Citing “extraordinary” work by Metro-North, Gov. Dannel P. Malloy said Monday that the New Haven Line should be fully operational by Wednesday morning’s commute.
That would restore service less than four days after one train derailed and was struck by another, heading in the opposite direction, shortly after 6 p.m. Friday, May 17.
Commissioner James P. Redeker of the state Department of Transportation said Amtrak service will also be fully restore Wednesday morning.
Until trains are running again, the plan used Monday remains in effect for Tuesday, May 21. That means a mix of limited rail service and shuttle buses. (Click here to read the plan by the Connecticut Department of Transportation and Metro-North.)
Rail ridership was down 81% in “the affected area” Monday, the first weekday since the accident and resulting service disruption. Mr. Malloy, as he did Sunday, urged Connecticut residents to work from home and stay off the roads, and the City of Bridgeport opened its offices early to get cars out of rush hour. Bridgeport municipal offices will again open one hour earlier Tuesday.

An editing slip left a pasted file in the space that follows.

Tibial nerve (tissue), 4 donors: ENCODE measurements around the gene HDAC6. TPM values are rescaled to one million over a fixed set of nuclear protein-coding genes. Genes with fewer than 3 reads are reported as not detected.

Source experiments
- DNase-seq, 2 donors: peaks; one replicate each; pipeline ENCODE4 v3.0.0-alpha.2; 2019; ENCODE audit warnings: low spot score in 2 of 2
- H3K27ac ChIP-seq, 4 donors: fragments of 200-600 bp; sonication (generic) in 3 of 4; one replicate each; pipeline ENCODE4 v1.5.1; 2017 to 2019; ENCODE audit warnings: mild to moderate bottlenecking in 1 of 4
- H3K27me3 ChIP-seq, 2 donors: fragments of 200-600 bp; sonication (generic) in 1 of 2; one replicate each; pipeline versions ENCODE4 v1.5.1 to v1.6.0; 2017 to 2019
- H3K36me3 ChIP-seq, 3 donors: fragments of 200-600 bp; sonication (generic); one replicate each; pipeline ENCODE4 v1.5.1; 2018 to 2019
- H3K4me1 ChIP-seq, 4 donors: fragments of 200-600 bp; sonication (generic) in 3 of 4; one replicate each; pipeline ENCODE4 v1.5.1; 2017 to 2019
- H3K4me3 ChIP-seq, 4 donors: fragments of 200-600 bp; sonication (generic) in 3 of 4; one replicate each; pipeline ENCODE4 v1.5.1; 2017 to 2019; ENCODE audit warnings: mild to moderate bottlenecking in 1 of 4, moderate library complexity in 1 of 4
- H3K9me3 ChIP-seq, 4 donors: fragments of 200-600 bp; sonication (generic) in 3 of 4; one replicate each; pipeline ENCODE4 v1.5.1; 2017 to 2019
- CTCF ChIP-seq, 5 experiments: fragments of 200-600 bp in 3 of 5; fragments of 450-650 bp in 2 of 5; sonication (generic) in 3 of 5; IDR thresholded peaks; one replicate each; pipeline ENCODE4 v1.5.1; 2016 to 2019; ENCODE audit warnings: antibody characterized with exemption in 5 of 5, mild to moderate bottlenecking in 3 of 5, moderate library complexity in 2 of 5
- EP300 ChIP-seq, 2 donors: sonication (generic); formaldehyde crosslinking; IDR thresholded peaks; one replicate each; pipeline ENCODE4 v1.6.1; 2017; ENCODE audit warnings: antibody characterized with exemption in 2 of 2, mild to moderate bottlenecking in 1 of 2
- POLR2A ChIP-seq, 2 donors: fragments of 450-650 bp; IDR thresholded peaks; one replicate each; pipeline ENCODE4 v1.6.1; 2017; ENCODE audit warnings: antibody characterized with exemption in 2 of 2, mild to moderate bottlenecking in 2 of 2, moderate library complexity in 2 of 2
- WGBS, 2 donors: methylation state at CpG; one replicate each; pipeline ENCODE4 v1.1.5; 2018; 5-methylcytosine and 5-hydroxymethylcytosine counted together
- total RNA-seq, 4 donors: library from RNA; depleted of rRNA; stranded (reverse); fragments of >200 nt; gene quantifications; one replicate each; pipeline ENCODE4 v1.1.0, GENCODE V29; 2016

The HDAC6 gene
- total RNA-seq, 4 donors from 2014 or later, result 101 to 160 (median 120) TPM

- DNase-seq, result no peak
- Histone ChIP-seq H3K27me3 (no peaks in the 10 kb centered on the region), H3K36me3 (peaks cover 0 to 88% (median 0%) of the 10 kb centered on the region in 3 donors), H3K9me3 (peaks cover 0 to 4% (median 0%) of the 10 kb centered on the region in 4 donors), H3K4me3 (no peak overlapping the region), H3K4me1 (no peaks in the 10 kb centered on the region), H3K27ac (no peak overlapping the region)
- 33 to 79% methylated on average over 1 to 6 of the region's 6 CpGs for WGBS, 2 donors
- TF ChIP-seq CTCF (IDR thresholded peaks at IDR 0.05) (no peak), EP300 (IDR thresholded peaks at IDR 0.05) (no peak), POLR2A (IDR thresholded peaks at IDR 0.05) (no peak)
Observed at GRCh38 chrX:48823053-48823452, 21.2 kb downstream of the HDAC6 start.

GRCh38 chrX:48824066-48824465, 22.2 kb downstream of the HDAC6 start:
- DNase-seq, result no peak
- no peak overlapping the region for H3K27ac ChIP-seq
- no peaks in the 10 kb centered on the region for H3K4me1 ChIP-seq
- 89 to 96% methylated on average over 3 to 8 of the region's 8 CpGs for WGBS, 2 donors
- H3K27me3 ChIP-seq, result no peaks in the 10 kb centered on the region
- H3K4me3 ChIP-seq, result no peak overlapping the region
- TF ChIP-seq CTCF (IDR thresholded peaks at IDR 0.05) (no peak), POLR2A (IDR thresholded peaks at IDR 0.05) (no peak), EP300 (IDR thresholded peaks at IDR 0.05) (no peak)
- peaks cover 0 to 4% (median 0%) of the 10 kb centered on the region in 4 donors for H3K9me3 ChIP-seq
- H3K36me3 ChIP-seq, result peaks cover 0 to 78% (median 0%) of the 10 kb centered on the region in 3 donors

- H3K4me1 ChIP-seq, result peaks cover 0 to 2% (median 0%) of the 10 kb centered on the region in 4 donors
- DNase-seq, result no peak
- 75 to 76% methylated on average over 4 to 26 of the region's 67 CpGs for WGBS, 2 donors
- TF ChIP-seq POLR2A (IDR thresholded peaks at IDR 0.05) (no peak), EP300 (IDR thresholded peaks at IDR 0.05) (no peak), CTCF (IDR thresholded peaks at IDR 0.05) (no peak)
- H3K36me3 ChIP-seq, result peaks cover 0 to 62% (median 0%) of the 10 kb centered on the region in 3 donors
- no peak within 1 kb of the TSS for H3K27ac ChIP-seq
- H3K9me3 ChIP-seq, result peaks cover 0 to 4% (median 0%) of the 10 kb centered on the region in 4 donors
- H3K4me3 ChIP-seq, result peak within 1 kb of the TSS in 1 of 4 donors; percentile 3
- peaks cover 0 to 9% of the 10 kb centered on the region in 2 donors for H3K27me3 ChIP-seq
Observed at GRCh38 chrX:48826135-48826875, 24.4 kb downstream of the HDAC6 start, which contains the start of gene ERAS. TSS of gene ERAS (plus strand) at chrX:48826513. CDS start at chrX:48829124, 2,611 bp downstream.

The cooperation of local agencies and the MTA with the National Transportation Safety Board allowed the track to be cleared and repairs to begin quickly, Mr. Malloy said.
Mr. Malloy said Metro-North reached out to fellow rail providers, who pitched in with the equipment necessary to expedite the repair.
While some train stations were less full than usual, highway traffic did not astronomically increase.
Mr. Malloy said backups on the Merritt Parkway were less than the average Monday, and that any increased delays on I-95 could be attributed to fog.
“If people cooperate to the extent that they did today [Monday] we’ll have another great day tomorrow [Tuesday],” the governor said.
The DOT has stationed extra tow trucks along major corridors to clear accidents and disabled vehicles, and Mr. Malloy said paperwork involved in accidents is being done off the road.